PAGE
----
Besides that, even a basic sound system can be difficult to set up if you don’t have ready access to electricity. Bohlin suggests the alternative of only having a limited amount of chairs and encouraging your guests to gather around so they can hear and see properly. This has the added benefit of making clean up easier. “If you’re doing a beach wedding, the town usually requires you to set up and break down quickly. You can’t just leave the beach chairs all night.”

So avoid the distracting static and hassle of setting up speakers and chairs, and just make sure you say those vows loud and proud for your close family and friends to hear.

Fellow Beach-Goers

Unless you’re rolling in cash, the likelihood of you having your own private beach is slim. The height of wedding season in Cape Cod is also prime beach season, so you might be competing for privacy. Kids chasing after wayward volleyballs, joggers, and sunbathers could become unintended background during the ceremony or photos. Luckily, this one's surprisingly easy to take care of.

Make sure you have a proper permit to hold your wedding there. “If you’re at a public beach, your beach permit generally gives you the right to ask people to stay away,” says Bohlin. Be considerate and inform the surrounding beach-goers that you’re holding a wedding. “We usually find that when you tell people there’s a wedding going on, they’re so happy and willing to move.” This is especially easy to do if you’re holding your wedding in the evening. Not only are people generally packing up after a long day of fun in the sun, but the lighting is great that time of day, so your photographer will be especially happy.

Guests’ Comfort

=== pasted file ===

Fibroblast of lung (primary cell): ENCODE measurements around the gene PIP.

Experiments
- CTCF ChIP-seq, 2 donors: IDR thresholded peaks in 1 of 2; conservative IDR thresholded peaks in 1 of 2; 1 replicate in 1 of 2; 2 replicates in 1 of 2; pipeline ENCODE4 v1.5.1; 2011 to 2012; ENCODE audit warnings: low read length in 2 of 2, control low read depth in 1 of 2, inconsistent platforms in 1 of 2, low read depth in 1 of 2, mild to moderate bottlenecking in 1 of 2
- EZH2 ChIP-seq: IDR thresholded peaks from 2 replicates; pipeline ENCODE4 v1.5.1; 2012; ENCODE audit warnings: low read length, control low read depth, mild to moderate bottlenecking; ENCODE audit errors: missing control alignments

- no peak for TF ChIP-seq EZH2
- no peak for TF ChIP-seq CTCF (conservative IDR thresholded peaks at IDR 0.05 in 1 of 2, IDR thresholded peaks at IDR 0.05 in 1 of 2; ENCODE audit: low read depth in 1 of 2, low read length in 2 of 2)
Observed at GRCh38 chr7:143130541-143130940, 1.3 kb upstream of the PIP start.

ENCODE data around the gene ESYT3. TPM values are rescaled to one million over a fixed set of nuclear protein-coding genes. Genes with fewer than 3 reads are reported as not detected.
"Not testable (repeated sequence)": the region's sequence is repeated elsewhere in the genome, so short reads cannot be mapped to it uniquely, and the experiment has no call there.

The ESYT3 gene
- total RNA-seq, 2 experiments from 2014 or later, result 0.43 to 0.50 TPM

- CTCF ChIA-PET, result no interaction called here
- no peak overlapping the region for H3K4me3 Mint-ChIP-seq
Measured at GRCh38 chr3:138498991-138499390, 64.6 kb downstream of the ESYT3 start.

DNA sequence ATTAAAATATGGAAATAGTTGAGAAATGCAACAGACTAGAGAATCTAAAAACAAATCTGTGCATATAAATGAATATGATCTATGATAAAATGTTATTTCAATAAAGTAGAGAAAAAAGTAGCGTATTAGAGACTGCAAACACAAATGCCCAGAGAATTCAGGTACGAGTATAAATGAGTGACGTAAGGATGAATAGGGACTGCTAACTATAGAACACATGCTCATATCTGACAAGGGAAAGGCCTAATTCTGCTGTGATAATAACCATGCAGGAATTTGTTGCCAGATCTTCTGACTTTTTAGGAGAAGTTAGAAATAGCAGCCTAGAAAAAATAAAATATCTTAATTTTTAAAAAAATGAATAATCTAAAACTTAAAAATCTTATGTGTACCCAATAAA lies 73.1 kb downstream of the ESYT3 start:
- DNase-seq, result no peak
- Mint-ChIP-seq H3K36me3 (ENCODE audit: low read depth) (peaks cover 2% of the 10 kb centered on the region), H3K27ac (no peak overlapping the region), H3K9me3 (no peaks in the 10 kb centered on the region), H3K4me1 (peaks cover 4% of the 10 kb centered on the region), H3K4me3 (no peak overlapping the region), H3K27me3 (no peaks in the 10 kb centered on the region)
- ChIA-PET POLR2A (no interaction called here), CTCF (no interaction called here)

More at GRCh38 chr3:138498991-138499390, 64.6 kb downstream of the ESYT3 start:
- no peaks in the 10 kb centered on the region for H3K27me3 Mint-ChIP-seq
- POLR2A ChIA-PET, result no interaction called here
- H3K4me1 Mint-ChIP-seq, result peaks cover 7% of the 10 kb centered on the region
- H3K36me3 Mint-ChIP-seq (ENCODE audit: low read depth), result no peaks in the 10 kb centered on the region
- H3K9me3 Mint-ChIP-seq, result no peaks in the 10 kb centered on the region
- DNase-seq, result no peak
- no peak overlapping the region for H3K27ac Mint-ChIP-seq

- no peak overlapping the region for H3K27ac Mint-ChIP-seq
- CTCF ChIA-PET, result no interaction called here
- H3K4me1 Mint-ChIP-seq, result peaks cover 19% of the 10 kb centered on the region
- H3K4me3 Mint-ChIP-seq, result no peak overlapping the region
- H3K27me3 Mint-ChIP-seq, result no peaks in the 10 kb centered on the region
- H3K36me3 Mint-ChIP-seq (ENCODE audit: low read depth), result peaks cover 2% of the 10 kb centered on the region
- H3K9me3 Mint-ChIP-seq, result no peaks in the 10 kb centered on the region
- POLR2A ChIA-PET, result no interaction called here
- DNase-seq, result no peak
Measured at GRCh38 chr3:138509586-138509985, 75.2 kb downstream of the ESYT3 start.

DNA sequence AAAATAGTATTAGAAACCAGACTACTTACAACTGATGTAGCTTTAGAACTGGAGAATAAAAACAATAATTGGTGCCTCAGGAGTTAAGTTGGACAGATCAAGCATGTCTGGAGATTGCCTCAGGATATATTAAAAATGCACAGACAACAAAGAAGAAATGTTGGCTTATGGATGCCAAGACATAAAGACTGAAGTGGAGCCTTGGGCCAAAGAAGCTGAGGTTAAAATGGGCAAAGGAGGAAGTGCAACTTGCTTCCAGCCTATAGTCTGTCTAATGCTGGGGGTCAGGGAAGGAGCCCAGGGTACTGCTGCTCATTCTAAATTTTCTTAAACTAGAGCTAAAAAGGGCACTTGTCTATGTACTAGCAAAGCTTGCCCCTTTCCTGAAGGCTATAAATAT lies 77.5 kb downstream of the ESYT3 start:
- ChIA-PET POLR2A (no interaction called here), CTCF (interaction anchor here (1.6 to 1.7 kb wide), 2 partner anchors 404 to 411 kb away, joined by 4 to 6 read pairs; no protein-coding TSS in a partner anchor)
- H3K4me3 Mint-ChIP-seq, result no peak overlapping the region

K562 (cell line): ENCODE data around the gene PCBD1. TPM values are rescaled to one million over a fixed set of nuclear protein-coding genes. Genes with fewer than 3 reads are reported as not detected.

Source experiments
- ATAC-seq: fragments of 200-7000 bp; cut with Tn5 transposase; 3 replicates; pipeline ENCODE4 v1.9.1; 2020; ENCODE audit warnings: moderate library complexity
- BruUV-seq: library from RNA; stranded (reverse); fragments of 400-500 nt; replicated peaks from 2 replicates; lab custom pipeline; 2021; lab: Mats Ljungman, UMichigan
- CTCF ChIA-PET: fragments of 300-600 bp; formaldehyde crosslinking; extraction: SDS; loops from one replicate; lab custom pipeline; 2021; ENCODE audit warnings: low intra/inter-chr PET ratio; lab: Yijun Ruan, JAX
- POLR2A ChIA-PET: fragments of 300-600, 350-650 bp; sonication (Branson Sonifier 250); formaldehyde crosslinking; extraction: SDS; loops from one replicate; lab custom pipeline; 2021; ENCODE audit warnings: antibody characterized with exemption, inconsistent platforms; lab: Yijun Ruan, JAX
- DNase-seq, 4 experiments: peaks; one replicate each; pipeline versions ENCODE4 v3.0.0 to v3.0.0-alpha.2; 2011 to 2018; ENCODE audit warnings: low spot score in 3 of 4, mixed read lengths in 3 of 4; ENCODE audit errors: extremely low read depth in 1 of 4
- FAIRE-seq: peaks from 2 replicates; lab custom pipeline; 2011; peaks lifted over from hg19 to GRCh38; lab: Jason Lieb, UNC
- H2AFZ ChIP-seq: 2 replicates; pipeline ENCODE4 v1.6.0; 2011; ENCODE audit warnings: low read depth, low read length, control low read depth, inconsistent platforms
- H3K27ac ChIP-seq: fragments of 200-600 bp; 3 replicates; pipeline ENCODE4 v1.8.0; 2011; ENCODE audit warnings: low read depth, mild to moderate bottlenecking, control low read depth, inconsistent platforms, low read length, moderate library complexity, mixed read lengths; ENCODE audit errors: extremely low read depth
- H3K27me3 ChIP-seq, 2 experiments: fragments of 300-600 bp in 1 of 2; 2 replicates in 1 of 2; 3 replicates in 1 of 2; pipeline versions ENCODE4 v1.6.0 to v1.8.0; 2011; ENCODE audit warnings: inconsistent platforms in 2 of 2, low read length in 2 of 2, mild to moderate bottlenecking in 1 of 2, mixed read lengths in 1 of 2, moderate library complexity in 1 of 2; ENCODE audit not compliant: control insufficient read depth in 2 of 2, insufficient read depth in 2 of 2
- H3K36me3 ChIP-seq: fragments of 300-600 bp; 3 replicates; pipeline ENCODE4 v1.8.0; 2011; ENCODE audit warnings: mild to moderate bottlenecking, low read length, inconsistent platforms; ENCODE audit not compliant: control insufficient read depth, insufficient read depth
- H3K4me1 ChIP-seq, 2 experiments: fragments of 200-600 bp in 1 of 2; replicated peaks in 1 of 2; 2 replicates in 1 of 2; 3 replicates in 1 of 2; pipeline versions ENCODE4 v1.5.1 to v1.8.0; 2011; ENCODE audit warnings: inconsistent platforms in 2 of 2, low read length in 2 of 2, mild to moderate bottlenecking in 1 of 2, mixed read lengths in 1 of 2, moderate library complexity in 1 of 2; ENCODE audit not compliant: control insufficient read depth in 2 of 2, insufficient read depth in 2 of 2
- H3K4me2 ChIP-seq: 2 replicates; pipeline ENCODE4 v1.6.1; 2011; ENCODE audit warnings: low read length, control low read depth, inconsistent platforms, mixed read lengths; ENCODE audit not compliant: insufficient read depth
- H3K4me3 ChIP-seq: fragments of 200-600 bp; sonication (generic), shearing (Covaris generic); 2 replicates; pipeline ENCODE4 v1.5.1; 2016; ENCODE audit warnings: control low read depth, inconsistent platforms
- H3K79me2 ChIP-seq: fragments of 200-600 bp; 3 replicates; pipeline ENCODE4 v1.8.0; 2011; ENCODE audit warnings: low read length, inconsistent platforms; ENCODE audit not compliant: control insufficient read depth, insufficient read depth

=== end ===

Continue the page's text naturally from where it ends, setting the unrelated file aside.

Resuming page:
During any outdoor wedding, you want to make sure your guests are comfortable and able to enjoy every special moment. But the beach can cause a lot of little discomforts that are distracting for your guests, like the glaring sun, cool winds off the water, and of course, sand.

Bohlin suggests having special favors for your guests. Sunglasses and little bottles of sunscreen are a great way of protecting them from the sun, especially if you personalize them. If the weather seems to be turning cool, or if the ceremony is later in the day, consider offering ways to keep warm. “If it seems like it’s going to be chilly, pashminas at the end of the aisle are a good idea.” That way your guests can continue to be stylish without getting goosebumps.

As for your old enemy sand, it’s not invited to the reception, and Bohlin says couples have found a clever way to keep it from getting tracked inside. Have wide paintbrushes outside the reception area where they can brush the sand off their feet before going in. They’re easy to get and clean off a good deal of the grit and sand.

Your magical beach wedding is now within reach! Keep Bohlin’s advice in mind and don’t be afraid to make adjustments. It will make your big day go much more smoothly, and guests will applaud your forethought.

About the Author

The Weddings on Cape Cod staff aims to bring you the best information for planning your Cape Cod wedding--from choosing vendors to saying "I do".